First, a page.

Hannover Messe 2024 – key insights from PAC Analyst Arnold Vogt

After three and a half days of “speed dating” with many IT and industrial automation companies, let me share with you my personal highlights and insights from the fair.

A very positive overall impression of the fair – I really enjoyed Hannover Messe 2024. The halls that I mainly visited (Halls 14-17 and 5-11) were often very crowded. I got the impression that many people from all over the world took the time to come to the fair. Believe it or not, three and a half days was actually not enough to see everything I was interested in.

Visionary showcases – Companies should, of course, not be too blinded by spotlights, but Hannover Messe is a good place to pick up new inspiration. Let me give you three quick examples: first, you could talk to a human-sized 3D avatar at the Capgemini booth – a cool metaverse experience in the real world, combined with GenAI-based voice interaction. Second, Siemens presented a voice-controlled robot that allowed the German Chancellor to control an industrial robot via simple voice commands. Festo showcased light-weight BionicBees (35 grams) that fly around and transport small things in autonomous swarms within buildings.

GenAI-based industrial copilots have made limited progress – If you were expecting to see big advancements in this space at Hannover Messe 2024, I’m afraid I have bad news for you. GenAI was certainly the main hype topic at Hannover Messe 2024, and there was virtually no major booth without a GenAI demo. Most use cases were centered around information search (in manuals and more), recommendation engines for industrial operations (predictive maintenance and performance optimization), PLC/robot coding, and automatically generated designs for dashboards and HMIs. However, it was also evident at the fair that GenAI was not taking the industrial world by storm. Adoption is gradual, and most copilot offerings are still in an early product stage (beta phase). Hallucination is not necessarily the main problem, as we can overcome this with the help of RAG technology. However, concrete proof points for RoI and the availability of training data to improve model performance still hamper adoption in some cases. There is no need for panic, but you should keep a close eye on future developments. The SPS fair in November will be the next milestone where we expect to see more concrete results.

IT capabilities are increasingly relevant to optimizing OT – Applying IT to optimize the efficiency, sustainability, and flexibility of OT is the main value driver for the manufacturing industry today. Key topics in this context at Hannover Messe were data management, AI/analytics, and cybersecurity. Unsurprisingly, many IT vendors had a prominent presence at the fair again this year – not just the cloud hyperscalers (AWS, Google, and Microsoft) together with their partner ecosystems, but also relevant application providers (SAP, ServiceNow), leading IT service providers (Accenture, Capgemini, Fujitsu, Deloitte), and big infrastructure providers (Cisco, Dell, HPE). On the other hand, the booth of the biggest industrial automation vendor, Siemens, was also fully focused on digital solutions.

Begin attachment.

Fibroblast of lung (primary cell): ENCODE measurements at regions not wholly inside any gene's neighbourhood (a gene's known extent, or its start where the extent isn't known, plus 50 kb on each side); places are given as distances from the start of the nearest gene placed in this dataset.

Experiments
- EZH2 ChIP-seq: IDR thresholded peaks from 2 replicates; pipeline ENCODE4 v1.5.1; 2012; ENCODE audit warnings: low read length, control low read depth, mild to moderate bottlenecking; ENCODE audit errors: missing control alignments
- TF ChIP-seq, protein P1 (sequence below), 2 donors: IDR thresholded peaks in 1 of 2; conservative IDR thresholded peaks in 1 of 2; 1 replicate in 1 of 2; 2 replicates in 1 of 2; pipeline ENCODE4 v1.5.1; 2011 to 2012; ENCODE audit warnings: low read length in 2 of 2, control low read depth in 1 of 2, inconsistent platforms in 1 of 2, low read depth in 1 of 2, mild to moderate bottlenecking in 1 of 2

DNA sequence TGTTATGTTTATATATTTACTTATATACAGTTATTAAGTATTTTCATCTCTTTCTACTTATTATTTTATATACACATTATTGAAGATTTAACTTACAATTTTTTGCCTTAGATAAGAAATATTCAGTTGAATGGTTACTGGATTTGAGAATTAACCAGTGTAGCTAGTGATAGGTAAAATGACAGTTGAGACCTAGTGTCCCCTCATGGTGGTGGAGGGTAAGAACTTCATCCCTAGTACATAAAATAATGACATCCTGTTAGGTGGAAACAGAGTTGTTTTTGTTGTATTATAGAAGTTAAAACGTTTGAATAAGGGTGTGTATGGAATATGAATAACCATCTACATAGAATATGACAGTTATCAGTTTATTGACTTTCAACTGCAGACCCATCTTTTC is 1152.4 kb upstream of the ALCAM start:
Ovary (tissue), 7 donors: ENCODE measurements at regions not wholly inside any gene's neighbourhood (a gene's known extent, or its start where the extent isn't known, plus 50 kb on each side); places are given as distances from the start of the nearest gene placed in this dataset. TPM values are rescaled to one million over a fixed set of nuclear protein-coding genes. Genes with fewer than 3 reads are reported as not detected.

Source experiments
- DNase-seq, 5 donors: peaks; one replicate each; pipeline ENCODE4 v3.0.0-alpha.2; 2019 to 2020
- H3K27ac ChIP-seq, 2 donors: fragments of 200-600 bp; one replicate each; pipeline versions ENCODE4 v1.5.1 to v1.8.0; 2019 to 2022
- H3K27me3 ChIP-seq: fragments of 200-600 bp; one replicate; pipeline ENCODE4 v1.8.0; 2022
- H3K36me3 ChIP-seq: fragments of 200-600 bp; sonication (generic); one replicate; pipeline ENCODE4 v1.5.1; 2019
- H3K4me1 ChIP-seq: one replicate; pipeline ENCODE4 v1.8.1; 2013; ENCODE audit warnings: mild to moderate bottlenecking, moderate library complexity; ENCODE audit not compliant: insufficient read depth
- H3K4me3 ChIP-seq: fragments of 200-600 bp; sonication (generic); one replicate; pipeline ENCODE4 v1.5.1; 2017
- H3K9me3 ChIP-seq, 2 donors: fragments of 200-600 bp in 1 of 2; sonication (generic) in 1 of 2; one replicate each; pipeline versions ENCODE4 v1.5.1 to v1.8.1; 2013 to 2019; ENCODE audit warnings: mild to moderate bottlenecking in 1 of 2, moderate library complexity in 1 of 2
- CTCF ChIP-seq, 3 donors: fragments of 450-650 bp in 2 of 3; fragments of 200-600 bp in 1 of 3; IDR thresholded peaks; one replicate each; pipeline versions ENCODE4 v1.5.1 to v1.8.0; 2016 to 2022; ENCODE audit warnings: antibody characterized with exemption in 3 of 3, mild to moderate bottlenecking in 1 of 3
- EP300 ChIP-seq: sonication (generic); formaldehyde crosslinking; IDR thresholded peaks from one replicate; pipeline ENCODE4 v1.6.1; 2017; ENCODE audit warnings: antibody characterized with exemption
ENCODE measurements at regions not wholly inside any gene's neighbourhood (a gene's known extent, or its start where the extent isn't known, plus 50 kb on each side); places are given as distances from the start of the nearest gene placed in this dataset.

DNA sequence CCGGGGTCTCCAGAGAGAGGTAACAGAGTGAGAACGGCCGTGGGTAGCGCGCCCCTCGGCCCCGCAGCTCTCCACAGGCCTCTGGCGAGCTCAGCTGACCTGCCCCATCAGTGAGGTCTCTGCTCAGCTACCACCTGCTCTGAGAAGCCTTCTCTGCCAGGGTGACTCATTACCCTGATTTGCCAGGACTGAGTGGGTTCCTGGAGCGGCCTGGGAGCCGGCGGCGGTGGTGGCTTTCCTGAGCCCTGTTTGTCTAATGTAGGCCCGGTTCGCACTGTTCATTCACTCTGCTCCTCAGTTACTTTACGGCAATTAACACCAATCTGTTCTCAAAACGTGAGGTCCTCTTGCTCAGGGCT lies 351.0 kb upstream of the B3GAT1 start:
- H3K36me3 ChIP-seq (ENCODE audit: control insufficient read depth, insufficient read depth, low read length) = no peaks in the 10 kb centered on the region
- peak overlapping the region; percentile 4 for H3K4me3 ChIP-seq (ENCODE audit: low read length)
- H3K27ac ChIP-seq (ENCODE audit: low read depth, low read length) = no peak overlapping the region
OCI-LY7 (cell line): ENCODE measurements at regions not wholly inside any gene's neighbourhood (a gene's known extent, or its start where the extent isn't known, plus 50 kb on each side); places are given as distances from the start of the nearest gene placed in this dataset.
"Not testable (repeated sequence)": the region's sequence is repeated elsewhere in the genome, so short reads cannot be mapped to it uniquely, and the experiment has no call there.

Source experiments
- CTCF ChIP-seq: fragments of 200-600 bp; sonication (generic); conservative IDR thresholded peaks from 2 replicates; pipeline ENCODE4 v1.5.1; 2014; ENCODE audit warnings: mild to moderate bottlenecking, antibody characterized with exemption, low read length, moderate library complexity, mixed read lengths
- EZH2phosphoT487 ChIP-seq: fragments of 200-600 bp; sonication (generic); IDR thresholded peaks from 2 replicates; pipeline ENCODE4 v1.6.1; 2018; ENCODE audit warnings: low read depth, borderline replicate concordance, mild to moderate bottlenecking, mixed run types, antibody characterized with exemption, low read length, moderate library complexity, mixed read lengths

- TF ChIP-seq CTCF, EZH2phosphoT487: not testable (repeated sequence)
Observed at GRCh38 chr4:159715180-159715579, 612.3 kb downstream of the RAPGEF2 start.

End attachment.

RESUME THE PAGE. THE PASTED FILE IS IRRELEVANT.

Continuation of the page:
Industrial edge management, an IT area dominated by OT vendors – Leveraging container technology to manage applications at the industrial edge keeps making progress. There is a continued trend for leading vendors like Siemens (Industrial Edge Management), Phoenix Contact (PLCnext), and Bosch Rexroth (ctrlX) to keep enhancing their offerings and partner ecosystems. The biggest announcement in this space was the new strategic partnership between Phoenix Contact and Festo. In addition, more vendors from the industrial automation space, such as Schneider Electric, are entering this market with their own offerings. Another remarkable piece of news was the launch of Margo, a new initiative by the Linux Foundation, aimed at enabling edge interoperability for industrial automation ecosystems. The ambition is to overcome barriers to innovation in complex multi-vendor environments. The founding members are leading IT and OT vendors like ABB, Capgemini, Microsoft, Rockwell Automation, Schneider Electric, and Siemens. The first deliverables are scheduled to be available in 2024. We will check on the progress of this initiative later this year, at the SPS fair. Watch out for our blog post in November 2024.

Microsoft, KUKA, and Meta surprised us – After Microsoft scaled down its ambitions in the manufacturing industry in 2023 (no presence at the SPS fair, no progress on Microsoft's Industry Cloud for Manufacturing in years, and significant headcount reductions around Azure IoT), it was interesting to see the comeback of Microsoft offerings dedicated to the industrial world at Hannover Messe this year. This included new Manufacturing Data Solutions in Microsoft Fabric, Copilot Template for Factory Operations, and Microsoft's Industry Cloud for Manufacturing (still in preview but presented at a demo point). It was also good to see KUKA return to Hannover Messe with a small booth, and we were surprised to see Meta for the first time with a booth showcasing AR/VR-based work experiences for enterprise customers.

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